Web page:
IB Fifth Graders Tackle Critical Issues

TRANSCRIPT: 20 minutes west of Denver (Bell rings) The buzz for these fifth graders… “So, when the queen bee lays the eggs…” is how a field trip, can be so much more than ‘ooohing and ahhing’ “Don’t be afraid to…

IB Fifth Graders Tackle Critical Issues

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TRANSCRIPT:
20 minutes west of Denver

(Bell rings)

The buzz for these fifth graders…

“So, when the queen bee lays the eggs…”

is how a field trip, can be so much more than ‘ooohing and ahhing’

“Don’t be afraid to touch it.”

over holding a queen bee.

“What is one way anyone can help?”

They’re ‘bee’searching – colony collapse disorder, or CCD –
and how they can help save our beloved pollinators – the honeybees.

“Spread your wings and get to know people.”

Meanwhile in downtown Denver at the Emily Griffith Campus

“When Denver Public School(s) began, there hadn’t been a Civil War yet.”

Another group of students learning about another critical issue: discrimination in education.

“Denver was one of the first cities in the north to go all the way to the Supreme Court with the desegregation case.”

These aren’t field trips. They are excursions… connecting Brown International Academy students to professionals.
Interviews they mostly arranged, for projects they developed.

“What can we do to help stop discrimination?”

It’s the centerpiece of their final project as International Baccalaureate Primary Years students at Brown.

“Discrimination in Education.”

A culmination of everything they’ve done from Kindergarten through fifth grade.

“Throughout the whole process you think, ‘Is this going to come together?”

Wendy Edwards is a fifth-grade teacher at Brown who says, the students become the teachers.

“In a normal day we tend to guide them through their learning even if it has to do with research. But in this project, they are held to a higher standard because they have to do this on their own.”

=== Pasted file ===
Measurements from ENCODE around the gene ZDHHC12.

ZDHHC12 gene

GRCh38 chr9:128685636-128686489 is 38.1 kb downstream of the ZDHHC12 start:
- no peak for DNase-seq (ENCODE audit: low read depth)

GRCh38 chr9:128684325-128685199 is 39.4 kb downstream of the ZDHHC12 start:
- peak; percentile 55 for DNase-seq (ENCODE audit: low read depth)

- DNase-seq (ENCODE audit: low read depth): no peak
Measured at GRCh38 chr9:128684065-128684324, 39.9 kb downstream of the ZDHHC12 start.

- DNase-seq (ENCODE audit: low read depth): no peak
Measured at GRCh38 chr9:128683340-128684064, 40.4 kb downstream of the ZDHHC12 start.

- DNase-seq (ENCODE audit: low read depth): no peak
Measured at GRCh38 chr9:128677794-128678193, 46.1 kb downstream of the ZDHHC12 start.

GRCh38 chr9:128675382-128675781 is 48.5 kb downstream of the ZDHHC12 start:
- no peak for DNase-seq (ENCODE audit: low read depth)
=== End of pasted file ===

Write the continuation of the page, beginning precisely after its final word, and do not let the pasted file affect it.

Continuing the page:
Those interviews, add weight to their real world projects.

“Bee extinction is a real problem.”

Revealing to these students a real need to take these things on – right now.

“All students have access to education but there is still a gap… achievement gaps…”

“They can make a change, they can have action. And I think it’s just beyond anything we could ever teach them in a classroom because they learn it themselves.”

Teachings they share with the community at a final presentation.

“Now I know how to stop it, and like, how not to discriminate people…”

Lessons they’ll take with them for life.

“And it just becomes mind blowing.”

For DPS Features, I’m Ben McKee
–End of Transcript–
Article:
Fifth Grade Students Tackle Real World Issues

Around the end of every school year, Brown International Academy fifth grade teacher Wendy Edwards has a minor little freak-out: “Throughout the whole process you think, ‘Is this going to come together?’” she said.

Edwards is talking about the self-directed, end-of-year projects students are tasked with completing as part of their International Baccalaureate (IB) Primary Years Programme. Their projects – which touch on critical issues and current events – are intended to encompass everything they have learned from kindergarten through fifth grade.

“In a normal day, we guide them through learning, even with research,” Edwards said. “In this case, they have to do it on their own.”

Students work on the projects for months, scheduling in-person interviews and webcam sessions with leading experts in the fields of the topics they are researching.

“This project helps me (prepare for) sixth grade, because we’ll be doing a lot of projects in sixth,” said Brown fifth grader Breeani Silva.

Some groups tackled declining honeybee populations, visiting a bee farmer and businessowner at Dakota Bees in Lakewood. Another group discussed discrimination in education with educators at the Emily Griffith Campus in Downtown Denver.

“Probably the most important thing I’ve learned is what discrimination is, and how it affects people,” said fifth grader Mya Kennedy. “Now I know how to stop it, and how not to discriminate people.”

Students then create action plans – raising money or awareness about their topics – before presenting their findings to their families and the community in late May.

“It just becomes… mind-blowing. I cry every year, Edwards said. “They realize they can make a change and have action. It’s beyond anything we can teach them in a classroom because they learn it themselves.”

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